that for each quadratic Bezier curve there is a cubic Bezier curve that describes
exactly the original quadratic curve. At this stage, the intuition can be
justified by the fact that a cubic expression can equal a quadratic one if
the coefficient of the cubic term is always
0. So, being given
a quadratic curve, we're looking for the position of two control points that
would make the cubic Bezier behave as a quadratic one.
Of course, one can expand the parametric expression of a cubic Bezier and, by equaling the coefficients between the parametric expression of the quadratic and the one for the cubic, find the control points that will make the cubic behave like the quadratic. Even the approach is correct, here is another one that will make the computation easier: multiply the parametric expression of the quadratic with 1 = [(1-t)+t] and separate the terms in (1-t) and t in the resulted expression:
(1-t)2•P1 + 2•(1-t)
•t•C + t2•P2
((1-t)2•P1 + 2•(1-t) •t•C + t2•P2)•[(1-t)+t] =
(1-t)3•P1 + (1-t)2•t•(2•C+P1) + (1-t)•t2•(2•C+P2) + t3•P2
Equaling the coefficients in the above expression with their correspondents in the parametric expression of a cubic Bezier, one can obtain the position for the control points of a cubic Bezier that behave exactly like a quadratic Bezier:
C1 = 2/3•C + 1/3•P1
C2 = 2/3•C + 1/3•P2 (7)
In other words, the points that divide the sides of the triangle in an 1/3 vs 2/3 ratio.
In the context of transforming a quadratic Bezier into a cubic equivalent, one can note that the cubic equivalent has a lesser flatness: a 2/3 of the flatness of the original quadratic.
This leads to an interesting development: what if, in the course of the flattening algorithm for a quadratic:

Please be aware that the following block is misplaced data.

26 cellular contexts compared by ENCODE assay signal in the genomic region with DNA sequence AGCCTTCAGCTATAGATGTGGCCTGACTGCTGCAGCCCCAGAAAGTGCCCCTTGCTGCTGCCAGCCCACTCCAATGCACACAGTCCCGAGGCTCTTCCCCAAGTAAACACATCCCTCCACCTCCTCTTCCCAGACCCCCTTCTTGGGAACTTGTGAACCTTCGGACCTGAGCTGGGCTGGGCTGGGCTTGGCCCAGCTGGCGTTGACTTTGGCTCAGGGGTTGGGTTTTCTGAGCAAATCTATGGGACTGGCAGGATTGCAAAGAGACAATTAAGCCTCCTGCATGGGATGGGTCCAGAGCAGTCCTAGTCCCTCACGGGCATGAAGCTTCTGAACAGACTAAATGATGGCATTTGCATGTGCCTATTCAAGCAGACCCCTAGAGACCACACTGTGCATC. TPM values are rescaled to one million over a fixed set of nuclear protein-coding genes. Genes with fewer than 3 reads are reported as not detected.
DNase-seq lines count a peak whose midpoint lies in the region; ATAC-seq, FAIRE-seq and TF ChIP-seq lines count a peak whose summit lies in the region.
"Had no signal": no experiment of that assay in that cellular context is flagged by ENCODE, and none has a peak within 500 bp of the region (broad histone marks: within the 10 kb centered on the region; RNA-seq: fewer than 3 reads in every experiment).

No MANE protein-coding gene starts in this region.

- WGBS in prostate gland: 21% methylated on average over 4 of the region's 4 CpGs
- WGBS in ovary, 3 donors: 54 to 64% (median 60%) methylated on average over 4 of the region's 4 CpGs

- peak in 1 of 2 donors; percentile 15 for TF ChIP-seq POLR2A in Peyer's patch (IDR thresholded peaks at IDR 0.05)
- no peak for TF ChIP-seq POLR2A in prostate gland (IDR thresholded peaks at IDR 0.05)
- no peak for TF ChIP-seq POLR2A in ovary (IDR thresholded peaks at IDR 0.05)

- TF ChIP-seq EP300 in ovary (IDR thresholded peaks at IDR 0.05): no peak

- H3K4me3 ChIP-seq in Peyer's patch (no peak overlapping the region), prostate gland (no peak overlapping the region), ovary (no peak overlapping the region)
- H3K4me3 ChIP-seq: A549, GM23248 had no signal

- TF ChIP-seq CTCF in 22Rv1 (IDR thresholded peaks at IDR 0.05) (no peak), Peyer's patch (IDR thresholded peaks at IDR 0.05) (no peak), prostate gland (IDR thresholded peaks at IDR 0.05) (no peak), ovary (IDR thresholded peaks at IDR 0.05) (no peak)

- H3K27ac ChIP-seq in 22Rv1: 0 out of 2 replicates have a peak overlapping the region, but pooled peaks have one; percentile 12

Since the flatness of the cubic equivalent is lesser that the one of the original quadratic, the flatness test performed at step one of the adaptive halving algorithm is easier to be satisfied by the cubic equivalent: this way, one should expect a number of segments lesser than if applying the adaptive halving directly on the quadratic, but no degradation in the quality of the resulted drawing.
The applet above implements the last described algorithm. The results shows that, even there are many cases in which the number of the resulted segments a lesser by "upgrading" first the quadratic to a cubic, on the average the supplementary computational effort seems not to justify this approach:
As a result, "upgrading" the quadratic to a cubic prior to halving and transforming back the cubic segments into quadratic ones would be justified only if the improvement in the number of resulted segments would be 3/(6+1)<0.5.
Experimentation on the above applet never revealed such cases, thus my recommendation would be "think again: it's simply too computational expensive for relatively minor results".
PS: I would make available the sources for all the applets above, but I feel
there are much too code used for user interaction and very little code really
dealing with Bezier curves. Besides, all the algorithms implemented for are
simple enough and, I hope, well explained above.
If anyone would like to see
the code: drop me an email and
I'll send it in reply.
If in dire need, drop me an email and, in depending the time available, I'll see if/how I can help you.